Label versus concept knowledge among elementary-age students from Spanish-speaking homes

Label versus concept knowledge among elementary-age students from Spanish-speaking homes

First Author: Min Hyun Oh -- Vanderbilt University
Additional authors/chairs: 
Laura Buckley; Jeannette Mancilla-Martinez
Keywords: Bilingualism, Concept Of Word, English Language Learners (ELL), Word Learning, Reading comprehension
Abstract / Summary: 

Purpose: Total scoring of bilinguals’ vocabulary—crediting labels across two languages for the same concept (e.g., dog and perro)—has utility during the early childhood years. This study extends research in this area by examining Spanish-speaking elementary-aged students’ vocabulary in both Spanish and English, Spanish-only, and English-only.

Method: Participants (N = 59) were second (n = 33) and fourth (n = 26) grade Spanish-speaking students attending an English-only school district in the Southeast U.S. The Receptive and Expressive One-Word Picture Vocabulary Test-4: Spanish-Bilingual Edition (2013a, 2013b) were administered with long administration protocol, prompting both languages for every item (180 for each test) from item 1. We examined items for which at least half of the students responded—which narrowed the analyses to 126 receptive and 111 expressive items—across two categories: basic (used in everyday contexts; 58 receptive and 81 expressive items) and academic (used in formal contexts; 68 receptive and 30 expressive items).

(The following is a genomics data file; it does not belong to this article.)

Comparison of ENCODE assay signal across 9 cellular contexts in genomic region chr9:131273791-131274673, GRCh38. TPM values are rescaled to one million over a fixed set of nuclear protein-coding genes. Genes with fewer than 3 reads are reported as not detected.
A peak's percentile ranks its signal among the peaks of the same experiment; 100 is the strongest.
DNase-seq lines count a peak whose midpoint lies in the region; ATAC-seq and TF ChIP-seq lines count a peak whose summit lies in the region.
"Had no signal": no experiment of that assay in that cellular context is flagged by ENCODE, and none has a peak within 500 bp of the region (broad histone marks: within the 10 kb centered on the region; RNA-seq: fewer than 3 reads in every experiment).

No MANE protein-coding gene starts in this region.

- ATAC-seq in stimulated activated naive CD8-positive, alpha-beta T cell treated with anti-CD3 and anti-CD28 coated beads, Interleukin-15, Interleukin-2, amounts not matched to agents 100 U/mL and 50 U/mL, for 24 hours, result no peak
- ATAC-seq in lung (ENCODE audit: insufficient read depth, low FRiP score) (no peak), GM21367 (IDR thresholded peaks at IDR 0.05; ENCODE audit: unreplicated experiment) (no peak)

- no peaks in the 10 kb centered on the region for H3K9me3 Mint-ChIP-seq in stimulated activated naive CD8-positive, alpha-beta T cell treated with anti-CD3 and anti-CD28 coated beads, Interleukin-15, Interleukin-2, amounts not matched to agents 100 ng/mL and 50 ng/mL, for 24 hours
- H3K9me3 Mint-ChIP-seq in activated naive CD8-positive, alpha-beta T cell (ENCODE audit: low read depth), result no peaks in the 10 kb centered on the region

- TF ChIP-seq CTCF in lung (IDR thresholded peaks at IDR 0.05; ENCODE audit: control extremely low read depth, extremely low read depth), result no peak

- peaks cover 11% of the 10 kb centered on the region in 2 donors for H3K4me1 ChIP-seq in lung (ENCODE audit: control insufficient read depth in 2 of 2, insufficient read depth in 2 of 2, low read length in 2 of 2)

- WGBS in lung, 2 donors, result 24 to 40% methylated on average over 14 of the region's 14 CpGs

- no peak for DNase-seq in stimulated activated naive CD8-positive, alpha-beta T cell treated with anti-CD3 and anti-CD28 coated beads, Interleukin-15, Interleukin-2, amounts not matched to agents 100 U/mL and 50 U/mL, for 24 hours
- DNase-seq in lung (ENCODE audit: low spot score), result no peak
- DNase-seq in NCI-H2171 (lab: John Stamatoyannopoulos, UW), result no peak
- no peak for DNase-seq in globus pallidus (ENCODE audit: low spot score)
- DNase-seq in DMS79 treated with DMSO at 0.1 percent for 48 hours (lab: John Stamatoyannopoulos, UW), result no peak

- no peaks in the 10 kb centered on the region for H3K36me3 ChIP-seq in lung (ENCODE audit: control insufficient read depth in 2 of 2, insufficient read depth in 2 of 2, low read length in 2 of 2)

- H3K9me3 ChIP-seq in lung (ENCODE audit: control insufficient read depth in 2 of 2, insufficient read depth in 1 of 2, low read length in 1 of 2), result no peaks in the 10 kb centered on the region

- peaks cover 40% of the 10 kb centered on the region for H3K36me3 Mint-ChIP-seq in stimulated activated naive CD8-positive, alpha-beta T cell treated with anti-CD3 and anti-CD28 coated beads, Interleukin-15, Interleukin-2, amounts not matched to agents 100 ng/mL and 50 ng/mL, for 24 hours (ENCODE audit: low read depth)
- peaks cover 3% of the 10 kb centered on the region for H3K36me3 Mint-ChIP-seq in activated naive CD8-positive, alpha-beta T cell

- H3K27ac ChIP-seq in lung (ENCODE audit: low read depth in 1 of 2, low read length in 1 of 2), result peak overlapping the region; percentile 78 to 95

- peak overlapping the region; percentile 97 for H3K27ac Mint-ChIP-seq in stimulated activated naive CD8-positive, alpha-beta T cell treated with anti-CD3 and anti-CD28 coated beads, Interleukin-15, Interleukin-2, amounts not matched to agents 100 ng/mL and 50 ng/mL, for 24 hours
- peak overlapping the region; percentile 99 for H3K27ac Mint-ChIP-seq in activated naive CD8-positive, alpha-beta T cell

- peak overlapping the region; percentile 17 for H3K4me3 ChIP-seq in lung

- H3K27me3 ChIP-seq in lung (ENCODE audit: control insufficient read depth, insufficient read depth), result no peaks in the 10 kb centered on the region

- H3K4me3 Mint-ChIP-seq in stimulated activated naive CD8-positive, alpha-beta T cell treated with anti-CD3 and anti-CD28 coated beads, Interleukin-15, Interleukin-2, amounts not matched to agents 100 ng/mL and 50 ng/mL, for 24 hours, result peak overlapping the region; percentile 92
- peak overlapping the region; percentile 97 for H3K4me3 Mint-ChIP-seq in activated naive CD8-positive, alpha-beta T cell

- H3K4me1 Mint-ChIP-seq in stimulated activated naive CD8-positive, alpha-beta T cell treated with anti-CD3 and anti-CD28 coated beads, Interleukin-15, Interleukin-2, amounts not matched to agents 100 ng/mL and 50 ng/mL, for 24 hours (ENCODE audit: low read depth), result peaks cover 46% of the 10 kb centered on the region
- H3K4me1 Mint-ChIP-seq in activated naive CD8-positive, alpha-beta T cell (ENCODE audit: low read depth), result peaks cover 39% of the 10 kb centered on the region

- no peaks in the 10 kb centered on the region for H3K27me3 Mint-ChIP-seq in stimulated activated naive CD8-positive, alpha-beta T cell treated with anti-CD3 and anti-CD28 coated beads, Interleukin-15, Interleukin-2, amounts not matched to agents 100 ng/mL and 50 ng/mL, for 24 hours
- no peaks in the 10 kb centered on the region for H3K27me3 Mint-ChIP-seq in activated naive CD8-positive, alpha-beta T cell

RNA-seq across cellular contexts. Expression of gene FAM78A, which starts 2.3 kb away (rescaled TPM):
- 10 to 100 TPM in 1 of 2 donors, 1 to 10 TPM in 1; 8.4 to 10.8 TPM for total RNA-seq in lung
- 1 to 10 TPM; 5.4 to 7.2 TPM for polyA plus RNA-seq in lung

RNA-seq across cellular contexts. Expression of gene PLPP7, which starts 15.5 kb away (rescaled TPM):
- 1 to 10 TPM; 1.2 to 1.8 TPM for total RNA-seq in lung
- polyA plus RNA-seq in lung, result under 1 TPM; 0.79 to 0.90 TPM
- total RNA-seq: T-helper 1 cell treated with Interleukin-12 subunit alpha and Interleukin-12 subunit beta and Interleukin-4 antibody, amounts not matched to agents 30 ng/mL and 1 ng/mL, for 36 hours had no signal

Results: Students demonstrated greater knowledge receptively than expressively. Receptively, students identified 82% of basic and 47% of academic vocabulary in both languages. Expressively, students identified 47% of basic and 10% of academic vocabulary in both languages. When correct in only one, a higher portion of concepts was in English than Spanish for both domains.

Conclusions: Preliminary results suggest students tend to know: a) labels for basic concepts in both languages, but are more likely to know academic concept labels only in English and b) more English labels for single-language knowledge. Findings provide insight into bilingual language development, with implications for both theory and practice.

Martin, N. (2013a). Expressive One-Word Picture Vocabulary Test, Spanish-Bilingual Edition.
Martin, N. (2013b). Receptive One-Word Picture Vocabulary Test, Spanish-Bilingual Edition.